In the last few years, and even days, police-involved shootings in places like Charlotte, Baton Rouge, Baltimore, and Ferguson have devastated our country. Yet, despite all the press conferences, funerals, protests and hashtags, we are still left with unanswered questions. People across the country are deeply concern about the police-related killings as well the violence targeted towards police. Most of all, many worry about the future of our country; a nation that seems more divided than ever before.
In Ferguson, MO, a commission was tasked with conducting “a wide-ranging, in-depth study of the underlying issues brought to light by the events in Ferguson.” The Ferguson Commission released “Forward Through Ferguson: A Path Toward Racial Equity” in the fall of 2015. The question that need to be answered was this: are all citizens of Missouri, regardless of race or economic standing, treated fairly by the justice system? After countless interviews, community-wide meetings, and data collection, the Commission found that the answer is no.
In Missouri in 2014, black drivers were 75 percent more likely than white drivers to be stopped in traffic stops. A Department of Justice report on Ferguson found that between 2012 and 2014, “African Americans account for 85% of vehicle stops, 90% of citations, and 93% of arrests made by FPD officers, despite comprising only 67% of Ferguson’s population.”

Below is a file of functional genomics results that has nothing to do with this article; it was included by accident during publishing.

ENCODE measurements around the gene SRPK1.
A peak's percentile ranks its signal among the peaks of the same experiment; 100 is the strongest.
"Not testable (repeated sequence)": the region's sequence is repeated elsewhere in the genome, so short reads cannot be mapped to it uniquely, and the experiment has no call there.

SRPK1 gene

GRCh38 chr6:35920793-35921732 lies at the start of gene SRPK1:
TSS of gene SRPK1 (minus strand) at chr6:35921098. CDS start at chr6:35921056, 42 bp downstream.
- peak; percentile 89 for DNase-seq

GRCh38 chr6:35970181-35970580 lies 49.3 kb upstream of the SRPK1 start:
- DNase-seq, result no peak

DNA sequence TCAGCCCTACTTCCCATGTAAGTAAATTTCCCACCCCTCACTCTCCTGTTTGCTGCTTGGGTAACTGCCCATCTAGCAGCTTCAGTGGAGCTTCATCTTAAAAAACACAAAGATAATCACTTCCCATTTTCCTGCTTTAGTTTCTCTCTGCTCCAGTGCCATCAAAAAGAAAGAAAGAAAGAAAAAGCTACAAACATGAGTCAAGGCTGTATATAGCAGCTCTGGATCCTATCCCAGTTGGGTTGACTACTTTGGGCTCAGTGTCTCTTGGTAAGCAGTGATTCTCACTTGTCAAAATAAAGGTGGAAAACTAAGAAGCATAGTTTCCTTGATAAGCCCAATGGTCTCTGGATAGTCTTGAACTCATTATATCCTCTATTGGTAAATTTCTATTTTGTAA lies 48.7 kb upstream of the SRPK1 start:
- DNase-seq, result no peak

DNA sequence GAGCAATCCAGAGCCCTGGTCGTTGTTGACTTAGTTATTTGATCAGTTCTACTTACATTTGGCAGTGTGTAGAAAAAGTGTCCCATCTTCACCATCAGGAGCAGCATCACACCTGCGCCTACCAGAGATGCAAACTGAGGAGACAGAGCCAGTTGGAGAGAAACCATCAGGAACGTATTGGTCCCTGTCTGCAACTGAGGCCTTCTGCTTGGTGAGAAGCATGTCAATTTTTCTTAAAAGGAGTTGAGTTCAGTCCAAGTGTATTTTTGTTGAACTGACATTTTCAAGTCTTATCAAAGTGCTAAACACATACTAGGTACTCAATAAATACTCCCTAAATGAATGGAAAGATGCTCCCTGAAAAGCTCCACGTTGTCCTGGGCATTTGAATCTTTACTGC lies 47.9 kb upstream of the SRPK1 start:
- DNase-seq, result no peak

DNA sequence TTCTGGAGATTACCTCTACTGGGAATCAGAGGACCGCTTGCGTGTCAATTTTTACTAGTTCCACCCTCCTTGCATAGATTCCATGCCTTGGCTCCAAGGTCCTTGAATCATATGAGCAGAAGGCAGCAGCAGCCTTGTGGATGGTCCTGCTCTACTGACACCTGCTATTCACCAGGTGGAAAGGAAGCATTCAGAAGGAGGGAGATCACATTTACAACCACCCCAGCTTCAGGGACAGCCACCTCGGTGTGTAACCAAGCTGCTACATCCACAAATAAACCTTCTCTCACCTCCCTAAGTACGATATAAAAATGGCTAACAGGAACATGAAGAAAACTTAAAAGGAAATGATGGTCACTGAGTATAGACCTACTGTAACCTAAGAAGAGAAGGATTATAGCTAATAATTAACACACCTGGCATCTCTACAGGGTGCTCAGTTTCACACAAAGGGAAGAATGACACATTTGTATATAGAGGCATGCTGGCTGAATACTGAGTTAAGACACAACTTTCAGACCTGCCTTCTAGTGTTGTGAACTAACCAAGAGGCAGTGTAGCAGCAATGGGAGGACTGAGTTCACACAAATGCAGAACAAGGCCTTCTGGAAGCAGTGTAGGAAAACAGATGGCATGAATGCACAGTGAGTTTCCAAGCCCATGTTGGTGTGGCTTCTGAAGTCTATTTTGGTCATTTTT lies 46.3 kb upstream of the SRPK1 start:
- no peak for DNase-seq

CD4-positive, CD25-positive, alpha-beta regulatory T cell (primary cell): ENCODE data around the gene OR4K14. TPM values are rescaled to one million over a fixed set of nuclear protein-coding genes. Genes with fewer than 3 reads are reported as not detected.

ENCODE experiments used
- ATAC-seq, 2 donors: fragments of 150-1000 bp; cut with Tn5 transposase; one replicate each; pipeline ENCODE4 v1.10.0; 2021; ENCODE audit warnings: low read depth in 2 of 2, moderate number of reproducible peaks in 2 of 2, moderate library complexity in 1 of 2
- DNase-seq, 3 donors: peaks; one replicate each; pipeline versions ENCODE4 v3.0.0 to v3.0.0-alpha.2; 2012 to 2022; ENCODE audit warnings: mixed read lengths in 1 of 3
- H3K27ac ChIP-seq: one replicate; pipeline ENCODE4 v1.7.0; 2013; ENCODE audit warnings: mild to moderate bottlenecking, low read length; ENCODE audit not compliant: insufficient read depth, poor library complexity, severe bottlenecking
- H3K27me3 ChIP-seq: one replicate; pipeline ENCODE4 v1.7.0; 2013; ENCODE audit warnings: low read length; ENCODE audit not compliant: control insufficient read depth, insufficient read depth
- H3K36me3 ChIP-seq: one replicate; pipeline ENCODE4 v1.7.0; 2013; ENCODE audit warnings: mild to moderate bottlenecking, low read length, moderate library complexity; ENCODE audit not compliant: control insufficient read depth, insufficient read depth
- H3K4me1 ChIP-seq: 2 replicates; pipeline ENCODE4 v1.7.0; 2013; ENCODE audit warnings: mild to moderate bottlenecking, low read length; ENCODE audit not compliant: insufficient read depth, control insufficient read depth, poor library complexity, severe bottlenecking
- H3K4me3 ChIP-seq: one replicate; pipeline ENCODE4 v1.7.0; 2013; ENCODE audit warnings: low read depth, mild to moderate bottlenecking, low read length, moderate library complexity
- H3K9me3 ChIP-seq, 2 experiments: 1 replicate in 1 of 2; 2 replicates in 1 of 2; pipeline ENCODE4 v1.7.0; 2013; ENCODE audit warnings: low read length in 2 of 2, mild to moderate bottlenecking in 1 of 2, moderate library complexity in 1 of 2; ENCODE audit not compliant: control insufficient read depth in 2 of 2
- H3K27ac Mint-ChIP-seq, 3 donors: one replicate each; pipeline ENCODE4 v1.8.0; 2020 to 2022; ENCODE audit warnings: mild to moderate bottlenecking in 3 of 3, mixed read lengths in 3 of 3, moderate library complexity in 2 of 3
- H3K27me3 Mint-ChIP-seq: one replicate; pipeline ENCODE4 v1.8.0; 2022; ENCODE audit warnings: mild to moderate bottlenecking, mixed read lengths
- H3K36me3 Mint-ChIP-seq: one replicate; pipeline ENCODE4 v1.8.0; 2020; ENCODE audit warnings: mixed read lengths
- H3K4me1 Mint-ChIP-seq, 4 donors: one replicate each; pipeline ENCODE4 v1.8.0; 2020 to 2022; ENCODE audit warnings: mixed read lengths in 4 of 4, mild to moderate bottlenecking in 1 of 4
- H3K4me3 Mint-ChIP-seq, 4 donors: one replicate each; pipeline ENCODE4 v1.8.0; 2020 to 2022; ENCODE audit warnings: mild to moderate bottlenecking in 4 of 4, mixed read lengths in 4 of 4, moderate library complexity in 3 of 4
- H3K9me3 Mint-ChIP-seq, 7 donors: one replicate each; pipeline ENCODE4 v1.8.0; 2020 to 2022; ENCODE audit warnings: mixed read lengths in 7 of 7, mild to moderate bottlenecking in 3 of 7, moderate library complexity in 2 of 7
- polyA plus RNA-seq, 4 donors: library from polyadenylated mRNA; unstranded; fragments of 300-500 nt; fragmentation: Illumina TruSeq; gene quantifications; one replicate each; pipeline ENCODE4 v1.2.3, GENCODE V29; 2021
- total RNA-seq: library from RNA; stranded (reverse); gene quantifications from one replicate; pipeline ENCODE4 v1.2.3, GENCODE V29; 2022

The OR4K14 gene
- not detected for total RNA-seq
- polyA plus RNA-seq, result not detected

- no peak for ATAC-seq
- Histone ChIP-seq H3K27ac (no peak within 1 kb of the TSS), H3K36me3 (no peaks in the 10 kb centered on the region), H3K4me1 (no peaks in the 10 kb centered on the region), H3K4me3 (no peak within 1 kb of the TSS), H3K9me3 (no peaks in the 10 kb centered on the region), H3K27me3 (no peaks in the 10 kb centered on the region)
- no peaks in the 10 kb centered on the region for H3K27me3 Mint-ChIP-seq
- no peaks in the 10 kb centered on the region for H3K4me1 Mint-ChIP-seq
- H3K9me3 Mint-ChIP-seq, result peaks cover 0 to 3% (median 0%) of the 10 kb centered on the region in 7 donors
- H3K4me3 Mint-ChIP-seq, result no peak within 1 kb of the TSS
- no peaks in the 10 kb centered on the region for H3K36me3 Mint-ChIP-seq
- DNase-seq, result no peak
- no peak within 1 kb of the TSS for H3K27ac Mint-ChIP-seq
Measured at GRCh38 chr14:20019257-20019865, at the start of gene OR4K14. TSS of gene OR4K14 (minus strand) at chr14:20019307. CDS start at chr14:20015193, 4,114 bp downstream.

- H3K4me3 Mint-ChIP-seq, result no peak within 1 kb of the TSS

These statistics are troubling and make clear the need for policy changes to ensure the equal treatment of all Americans under the law. As Christians, it is easy to feel as if certain justice related issues are outside our realm of influence or far too complex to try to step into. But it is in circumstances such as these where confusion and frustration so often dominate conversations that we must remember the nature of the God we serve who asks us to “do justice” and “love mercy”. With this in mind, how can we work to rebuild trust and restore relationships between community members and law enforcement?
The government has an important role to play in beginning this work. One of the tasks of government is to promote public justice, and, according to the Center for Public Justice’s Guideline on Government, to uphold “the common good of the political community” including working to protect citizens from “domestic and foreign injustice.” In Ferguson and in countless other communities across the country, it is clear that not all citizens have been adequately protected from domestic injustice.
We must call upon our lawmakers and police departments to make policy changes and to specifically address racial discrimination. We can and should petition our leaders for more thorough officer training. The Ferguson Commission report urges that, “Police departments across the state shall revise their anti-bias training protocols by applying new learning
approaches to understand bias and its influence on community service” and “Police departments across the state shall revise their training policies to emphasize experience-based self-awareness through continually different personal interactions with community representatives, leaders, and youth.”